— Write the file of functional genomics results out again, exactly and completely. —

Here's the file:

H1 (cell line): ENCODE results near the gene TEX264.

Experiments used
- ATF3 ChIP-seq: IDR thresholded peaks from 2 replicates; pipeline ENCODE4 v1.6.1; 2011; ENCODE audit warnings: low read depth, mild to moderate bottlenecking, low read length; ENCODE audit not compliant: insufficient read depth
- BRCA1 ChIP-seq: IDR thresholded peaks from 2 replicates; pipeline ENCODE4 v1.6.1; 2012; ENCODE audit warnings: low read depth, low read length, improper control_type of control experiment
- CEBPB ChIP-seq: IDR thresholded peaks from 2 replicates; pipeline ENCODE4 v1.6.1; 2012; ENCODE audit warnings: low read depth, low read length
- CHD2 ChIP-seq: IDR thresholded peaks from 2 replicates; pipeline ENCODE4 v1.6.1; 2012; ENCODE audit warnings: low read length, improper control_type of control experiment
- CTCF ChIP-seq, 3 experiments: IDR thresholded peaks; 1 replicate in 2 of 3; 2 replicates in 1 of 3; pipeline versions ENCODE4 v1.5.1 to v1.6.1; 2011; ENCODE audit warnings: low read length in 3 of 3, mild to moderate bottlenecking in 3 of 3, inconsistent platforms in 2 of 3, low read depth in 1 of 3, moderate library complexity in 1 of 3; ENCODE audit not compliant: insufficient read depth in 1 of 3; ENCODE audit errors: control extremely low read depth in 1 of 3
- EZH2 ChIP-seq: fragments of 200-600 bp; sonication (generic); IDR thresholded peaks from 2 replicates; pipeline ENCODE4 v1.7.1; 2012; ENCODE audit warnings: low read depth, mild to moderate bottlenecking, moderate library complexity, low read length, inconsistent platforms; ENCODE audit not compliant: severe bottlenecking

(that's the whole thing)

H1 (cell line): ENCODE results near the gene TEX264.

Experiments used
- ATF3 ChIP-seq: IDR thresholded peaks from 2 replicates; pipeline ENCODE4 v1.6.1; 2011; ENCODE audit warnings: low read depth, mild to moderate bottlenecking, low read length; ENCODE audit not compliant: insufficient read depth
- BRCA1 ChIP-seq: IDR thresholded peaks from 2 replicates; pipeline ENCODE4 v1.6.1; 2012; ENCODE audit warnings: low read depth, low read length, improper control_type of control experiment
- CEBPB ChIP-seq: IDR thresholded peaks from 2 replicates; pipeline ENCODE4 v1.6.1; 2012; ENCODE audit warnings: low read depth, low read length
- CHD2 ChIP-seq: IDR thresholded peaks from 2 replicates; pipeline ENCODE4 v1.6.1; 2012; ENCODE audit warnings: low read length, improper control_type of control experiment
- CTCF ChIP-seq, 3 experiments: IDR thresholded peaks; 1 replicate in 2 of 3; 2 replicates in 1 of 3; pipeline versions ENCODE4 v1.5.1 to v1.6.1; 2011; ENCODE audit warnings: low read length in 3 of 3, mild to moderate bottlenecking in 3 of 3, inconsistent platforms in 2 of 3, low read depth in 1 of 3, moderate library complexity in 1 of 3; ENCODE audit not compliant: insufficient read depth in 1 of 3; ENCODE audit errors: control extremely low read depth in 1 of 3
- EZH2 ChIP-seq: fragments of 200-600 bp; sonication (generic); IDR thresholded peaks from 2 replicates; pipeline ENCODE4 v1.7.1; 2012; ENCODE audit warnings: low read depth, mild to moderate bottlenecking, moderate library complexity, low read length, inconsistent platforms; ENCODE audit not compliant: severe bottlenecking